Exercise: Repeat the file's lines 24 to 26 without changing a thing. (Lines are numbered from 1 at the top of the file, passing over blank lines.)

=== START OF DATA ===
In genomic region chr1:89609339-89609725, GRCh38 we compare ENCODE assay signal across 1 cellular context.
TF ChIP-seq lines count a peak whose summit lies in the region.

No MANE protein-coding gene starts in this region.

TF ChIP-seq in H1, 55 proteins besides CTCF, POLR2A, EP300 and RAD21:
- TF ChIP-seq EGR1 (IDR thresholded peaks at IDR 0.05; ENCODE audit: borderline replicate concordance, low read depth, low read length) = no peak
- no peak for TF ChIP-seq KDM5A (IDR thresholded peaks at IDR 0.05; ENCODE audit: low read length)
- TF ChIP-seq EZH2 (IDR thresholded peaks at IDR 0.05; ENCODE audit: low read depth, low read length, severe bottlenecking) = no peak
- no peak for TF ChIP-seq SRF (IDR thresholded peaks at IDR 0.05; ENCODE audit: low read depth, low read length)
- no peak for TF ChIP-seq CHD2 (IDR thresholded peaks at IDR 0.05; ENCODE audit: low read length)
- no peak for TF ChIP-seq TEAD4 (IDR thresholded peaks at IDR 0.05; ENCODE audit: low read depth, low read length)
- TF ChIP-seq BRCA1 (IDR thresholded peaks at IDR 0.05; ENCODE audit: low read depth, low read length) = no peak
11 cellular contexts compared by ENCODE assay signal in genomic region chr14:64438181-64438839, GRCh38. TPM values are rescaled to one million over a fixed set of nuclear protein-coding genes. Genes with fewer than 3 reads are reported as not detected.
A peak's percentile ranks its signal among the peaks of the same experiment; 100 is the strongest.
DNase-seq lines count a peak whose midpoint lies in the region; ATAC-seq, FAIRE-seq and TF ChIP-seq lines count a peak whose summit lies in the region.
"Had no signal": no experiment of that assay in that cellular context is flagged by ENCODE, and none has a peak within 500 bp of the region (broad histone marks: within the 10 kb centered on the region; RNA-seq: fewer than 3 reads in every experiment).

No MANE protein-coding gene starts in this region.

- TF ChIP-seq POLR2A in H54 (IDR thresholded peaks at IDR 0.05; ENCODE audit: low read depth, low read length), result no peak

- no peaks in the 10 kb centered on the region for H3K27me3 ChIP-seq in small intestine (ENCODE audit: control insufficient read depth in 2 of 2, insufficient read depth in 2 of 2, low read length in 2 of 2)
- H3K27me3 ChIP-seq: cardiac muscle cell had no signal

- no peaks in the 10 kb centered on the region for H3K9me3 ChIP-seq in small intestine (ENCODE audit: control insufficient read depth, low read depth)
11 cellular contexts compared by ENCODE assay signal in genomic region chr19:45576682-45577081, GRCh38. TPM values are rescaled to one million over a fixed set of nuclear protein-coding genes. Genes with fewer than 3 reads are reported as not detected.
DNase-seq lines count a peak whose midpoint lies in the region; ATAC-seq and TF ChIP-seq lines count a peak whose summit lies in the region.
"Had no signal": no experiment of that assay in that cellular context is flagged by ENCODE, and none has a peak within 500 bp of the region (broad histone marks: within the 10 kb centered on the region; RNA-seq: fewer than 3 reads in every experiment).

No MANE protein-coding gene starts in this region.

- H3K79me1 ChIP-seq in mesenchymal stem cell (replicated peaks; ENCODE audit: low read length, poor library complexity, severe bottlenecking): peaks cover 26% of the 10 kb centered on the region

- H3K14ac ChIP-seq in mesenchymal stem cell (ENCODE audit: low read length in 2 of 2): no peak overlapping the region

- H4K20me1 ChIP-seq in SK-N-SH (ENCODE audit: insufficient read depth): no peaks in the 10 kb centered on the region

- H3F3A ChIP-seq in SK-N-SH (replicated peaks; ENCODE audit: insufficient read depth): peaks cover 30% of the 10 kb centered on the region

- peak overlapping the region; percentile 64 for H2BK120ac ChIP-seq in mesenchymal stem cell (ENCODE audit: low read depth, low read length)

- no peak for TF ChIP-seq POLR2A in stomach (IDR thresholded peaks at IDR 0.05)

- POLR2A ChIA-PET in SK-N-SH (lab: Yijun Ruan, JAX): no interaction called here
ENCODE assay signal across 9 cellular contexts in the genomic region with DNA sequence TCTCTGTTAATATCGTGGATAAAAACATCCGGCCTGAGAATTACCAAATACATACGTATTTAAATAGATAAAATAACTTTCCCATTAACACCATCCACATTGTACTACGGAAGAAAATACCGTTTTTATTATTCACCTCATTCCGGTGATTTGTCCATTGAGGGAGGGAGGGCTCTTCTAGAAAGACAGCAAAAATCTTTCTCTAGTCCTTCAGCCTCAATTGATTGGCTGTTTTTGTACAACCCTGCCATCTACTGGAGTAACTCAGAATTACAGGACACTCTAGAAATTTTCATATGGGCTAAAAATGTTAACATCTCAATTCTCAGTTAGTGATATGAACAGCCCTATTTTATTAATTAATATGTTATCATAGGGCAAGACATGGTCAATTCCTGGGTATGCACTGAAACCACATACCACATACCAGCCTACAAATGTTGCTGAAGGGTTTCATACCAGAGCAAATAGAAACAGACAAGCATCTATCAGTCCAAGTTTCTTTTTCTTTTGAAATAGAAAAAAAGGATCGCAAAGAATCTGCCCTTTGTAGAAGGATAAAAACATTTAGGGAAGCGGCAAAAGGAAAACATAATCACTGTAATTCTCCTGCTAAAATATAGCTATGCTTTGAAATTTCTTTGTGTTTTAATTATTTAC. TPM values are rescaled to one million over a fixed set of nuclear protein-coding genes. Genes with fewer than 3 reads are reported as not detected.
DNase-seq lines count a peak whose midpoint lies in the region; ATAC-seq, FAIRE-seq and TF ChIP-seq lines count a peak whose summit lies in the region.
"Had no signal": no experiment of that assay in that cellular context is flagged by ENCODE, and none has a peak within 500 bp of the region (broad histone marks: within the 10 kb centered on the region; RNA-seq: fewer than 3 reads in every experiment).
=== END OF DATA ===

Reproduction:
No MANE protein-coding gene starts in this region.

- H3K79me1 ChIP-seq in mesenchymal stem cell (replicated peaks; ENCODE audit: low read length, poor library complexity, severe bottlenecking): peaks cover 26% of the 10 kb centered on the region

- H3K14ac ChIP-seq in mesenchymal stem cell (ENCODE audit: low read length in 2 of 2): no peak overlapping the region